The work environment that I am in has proved to be fluid, fast-paced, and unpredictable. About two weeks ago, my supervisor notified my intern cohort that she would be leaving our organization to take on a new position elsewhere. Wow! Her departure was certainly unexpected and shocking. Another employee in the office is now overseeing my internship program, which has been somewhat of a difficult transition so far. While I am still enjoying my internship, it has been challenging to get used to the different leadership style of my new boss. However, I think that once the entire office gets acclimated to having one less employee, everything will smooth back out. The work environment has also proven to be fast-paced given the nature of the state legislature. Our office is always on its toes since we have to react quickly to the new bills, vetoes, and other actions carried out by the legislature. The most recent example of this occurred this past Tuesday, when Governor Baker made a line item veto to the new state budget plan in which he cut $600,000 for family planning. Our organization had to respond immediately to this upsetting news, which meant shifting our priorities at the last minute. Instead of focusing on creating testimony for our next legislative hearing, we had to strategize a mini-campaign to respond to the Governor’s disconcerting actions. Despite the stress that comes along with the nature of politics, I find the fast pace to also be really exciting.
The most exciting part of my summer so far occurred this past week, when I had the opportunity to testify in front of the Joint Committee on Financial Services in the state house for one of NARAL’s bills regarding confidential health care. I read an anonymous personal story that was submitted to NARAL that related to the bill that was being heard before the legislature. This is a picture of me testifying before the legislature.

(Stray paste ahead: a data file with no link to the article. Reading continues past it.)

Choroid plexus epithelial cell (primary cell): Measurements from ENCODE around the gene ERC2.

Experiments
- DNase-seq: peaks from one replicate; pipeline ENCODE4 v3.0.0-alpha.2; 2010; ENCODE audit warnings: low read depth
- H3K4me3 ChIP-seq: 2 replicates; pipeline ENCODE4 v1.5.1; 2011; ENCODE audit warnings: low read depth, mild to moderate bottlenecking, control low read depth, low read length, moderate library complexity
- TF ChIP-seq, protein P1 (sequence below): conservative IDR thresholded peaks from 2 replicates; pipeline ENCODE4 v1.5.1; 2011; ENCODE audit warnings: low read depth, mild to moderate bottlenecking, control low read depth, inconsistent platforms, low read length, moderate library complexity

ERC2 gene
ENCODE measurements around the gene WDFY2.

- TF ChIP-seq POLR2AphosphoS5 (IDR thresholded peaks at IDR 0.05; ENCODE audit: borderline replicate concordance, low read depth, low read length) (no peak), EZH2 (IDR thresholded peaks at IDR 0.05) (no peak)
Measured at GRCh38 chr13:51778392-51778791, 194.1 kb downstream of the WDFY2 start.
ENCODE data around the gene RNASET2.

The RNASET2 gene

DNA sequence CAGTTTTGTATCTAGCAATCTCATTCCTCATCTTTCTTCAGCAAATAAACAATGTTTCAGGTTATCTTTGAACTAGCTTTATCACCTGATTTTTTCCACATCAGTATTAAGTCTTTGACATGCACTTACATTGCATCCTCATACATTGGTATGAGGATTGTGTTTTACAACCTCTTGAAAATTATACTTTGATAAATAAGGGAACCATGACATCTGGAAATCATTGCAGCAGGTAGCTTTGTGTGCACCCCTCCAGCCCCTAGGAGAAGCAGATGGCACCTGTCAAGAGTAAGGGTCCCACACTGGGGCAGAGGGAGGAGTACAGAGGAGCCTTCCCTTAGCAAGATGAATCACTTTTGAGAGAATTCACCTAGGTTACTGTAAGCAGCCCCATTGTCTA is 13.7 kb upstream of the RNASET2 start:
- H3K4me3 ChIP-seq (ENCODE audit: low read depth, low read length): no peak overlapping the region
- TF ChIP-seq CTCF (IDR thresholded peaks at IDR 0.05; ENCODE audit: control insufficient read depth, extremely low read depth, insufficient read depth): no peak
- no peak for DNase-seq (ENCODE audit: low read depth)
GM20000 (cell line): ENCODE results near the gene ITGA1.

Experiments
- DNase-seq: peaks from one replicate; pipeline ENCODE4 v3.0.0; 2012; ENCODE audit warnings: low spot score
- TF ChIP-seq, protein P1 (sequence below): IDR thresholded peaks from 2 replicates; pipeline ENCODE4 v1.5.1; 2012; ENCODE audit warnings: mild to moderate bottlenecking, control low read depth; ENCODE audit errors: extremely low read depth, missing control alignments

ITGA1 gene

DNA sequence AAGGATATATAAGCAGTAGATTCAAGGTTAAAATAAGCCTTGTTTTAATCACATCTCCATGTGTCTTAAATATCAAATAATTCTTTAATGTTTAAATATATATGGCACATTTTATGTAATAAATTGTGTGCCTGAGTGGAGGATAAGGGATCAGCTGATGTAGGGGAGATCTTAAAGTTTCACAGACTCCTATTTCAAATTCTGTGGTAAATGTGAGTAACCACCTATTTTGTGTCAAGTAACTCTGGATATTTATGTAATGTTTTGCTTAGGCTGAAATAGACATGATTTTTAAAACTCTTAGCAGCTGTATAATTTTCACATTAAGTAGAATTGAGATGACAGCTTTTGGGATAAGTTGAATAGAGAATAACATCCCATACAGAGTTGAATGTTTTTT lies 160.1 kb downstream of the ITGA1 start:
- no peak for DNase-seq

(Picture taken by NARAL intern)
This next picture was taken the same day, but at a separate hearing for pay equity and pregnant workers’ equity.
(Picture taken by NARAL intern)
You can also find information on the bills that were heard with these links.
Life in the working world comes with a lot of freedom and responsibility that I do not have in university life. I like being in the city, where there is a lot of excitement and movement, as opposed to the sheltered atmosphere of campus. I have also come to value the feeling of returning home after a day at the office and having no more work to do. During the academic year, I always feel as if there is more work to be done. I think that the physical separation from the office to my house back in Waltham also creates a psychological barrier between work and free time. On the other hand, constantly being on campus makes it harder to separate the two.
This internship experience has forced me to adapt to change, which is something I have always struggled with. The skills that I am building as a result of the transition in my office, which are hard to put a name on in the moment, will definitely come in useful in the future. I am learning to be more flexible and patient when facing situations that are not ideal. I am also learning how to advocate for my needs, as I have had the opportunity to express to my new boss how this transition has affected me personally. I think that this summer has been transformative to say the least, and I am looking forward to returning back to campus this fall with the new skills I have developed from this internship.